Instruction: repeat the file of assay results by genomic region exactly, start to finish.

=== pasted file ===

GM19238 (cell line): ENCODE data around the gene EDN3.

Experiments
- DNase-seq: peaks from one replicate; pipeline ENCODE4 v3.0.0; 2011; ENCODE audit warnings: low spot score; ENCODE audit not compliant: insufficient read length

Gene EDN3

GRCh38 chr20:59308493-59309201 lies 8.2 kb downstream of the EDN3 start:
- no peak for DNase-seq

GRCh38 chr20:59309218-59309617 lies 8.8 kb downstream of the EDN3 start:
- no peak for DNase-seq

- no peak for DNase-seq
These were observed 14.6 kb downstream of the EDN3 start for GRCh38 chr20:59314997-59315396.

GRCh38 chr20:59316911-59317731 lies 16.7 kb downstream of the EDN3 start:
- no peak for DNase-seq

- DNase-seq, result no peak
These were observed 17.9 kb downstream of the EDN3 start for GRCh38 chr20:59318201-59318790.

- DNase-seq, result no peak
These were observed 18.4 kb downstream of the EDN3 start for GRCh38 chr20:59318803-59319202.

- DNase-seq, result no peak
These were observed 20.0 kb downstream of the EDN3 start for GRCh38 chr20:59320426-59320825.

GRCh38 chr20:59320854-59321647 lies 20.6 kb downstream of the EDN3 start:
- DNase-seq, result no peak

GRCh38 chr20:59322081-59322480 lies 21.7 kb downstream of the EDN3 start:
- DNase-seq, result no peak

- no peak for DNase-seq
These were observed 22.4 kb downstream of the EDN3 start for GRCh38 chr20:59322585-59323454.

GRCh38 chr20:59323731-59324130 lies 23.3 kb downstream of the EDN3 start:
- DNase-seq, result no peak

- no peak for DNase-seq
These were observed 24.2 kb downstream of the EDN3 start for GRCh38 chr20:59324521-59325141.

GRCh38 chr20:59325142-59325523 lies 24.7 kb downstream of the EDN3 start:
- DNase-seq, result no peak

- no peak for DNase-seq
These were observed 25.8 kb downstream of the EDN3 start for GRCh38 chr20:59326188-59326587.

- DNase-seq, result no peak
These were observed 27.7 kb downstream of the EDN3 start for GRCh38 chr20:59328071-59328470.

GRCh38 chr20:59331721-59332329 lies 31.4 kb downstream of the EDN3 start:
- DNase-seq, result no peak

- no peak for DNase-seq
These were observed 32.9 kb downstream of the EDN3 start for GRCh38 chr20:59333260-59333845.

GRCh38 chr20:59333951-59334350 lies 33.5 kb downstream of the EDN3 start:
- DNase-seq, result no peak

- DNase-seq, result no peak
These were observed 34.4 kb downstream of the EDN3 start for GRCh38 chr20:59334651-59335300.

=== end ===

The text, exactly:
GM19238 (cell line): ENCODE data around the gene EDN3.

Experiments
- DNase-seq: peaks from one replicate; pipeline ENCODE4 v3.0.0; 2011; ENCODE audit warnings: low spot score; ENCODE audit not compliant: insufficient read length

Gene EDN3

GRCh38 chr20:59308493-59309201 lies 8.2 kb downstream of the EDN3 start:
- no peak for DNase-seq

GRCh38 chr20:59309218-59309617 lies 8.8 kb downstream of the EDN3 start:
- no peak for DNase-seq

- no peak for DNase-seq
These were observed 14.6 kb downstream of the EDN3 start for GRCh38 chr20:59314997-59315396.

GRCh38 chr20:59316911-59317731 lies 16.7 kb downstream of the EDN3 start:
- no peak for DNase-seq

- DNase-seq, result no peak
These were observed 17.9 kb downstream of the EDN3 start for GRCh38 chr20:59318201-59318790.

- DNase-seq, result no peak
These were observed 18.4 kb downstream of the EDN3 start for GRCh38 chr20:59318803-59319202.

- DNase-seq, result no peak
These were observed 20.0 kb downstream of the EDN3 start for GRCh38 chr20:59320426-59320825.

GRCh38 chr20:59320854-59321647 lies 20.6 kb downstream of the EDN3 start:
- DNase-seq, result no peak

GRCh38 chr20:59322081-59322480 lies 21.7 kb downstream of the EDN3 start:
- DNase-seq, result no peak

- no peak for DNase-seq
These were observed 22.4 kb downstream of the EDN3 start for GRCh38 chr20:59322585-59323454.

GRCh38 chr20:59323731-59324130 lies 23.3 kb downstream of the EDN3 start:
- DNase-seq, result no peak

- no peak for DNase-seq
These were observed 24.2 kb downstream of the EDN3 start for GRCh38 chr20:59324521-59325141.

GRCh38 chr20:59325142-59325523 lies 24.7 kb downstream of the EDN3 start:
- DNase-seq, result no peak

- no peak for DNase-seq
These were observed 25.8 kb downstream of the EDN3 start for GRCh38 chr20:59326188-59326587.

- DNase-seq, result no peak
These were observed 27.7 kb downstream of the EDN3 start for GRCh38 chr20:59328071-59328470.

GRCh38 chr20:59331721-59332329 lies 31.4 kb downstream of the EDN3 start:
- DNase-seq, result no peak

- no peak for DNase-seq
These were observed 32.9 kb downstream of the EDN3 start for GRCh38 chr20:59333260-59333845.

GRCh38 chr20:59333951-59334350 lies 33.5 kb downstream of the EDN3 start:
- DNase-seq, result no peak

- DNase-seq, result no peak
These were observed 34.4 kb downstream of the EDN3 start for GRCh38 chr20:59334651-59335300.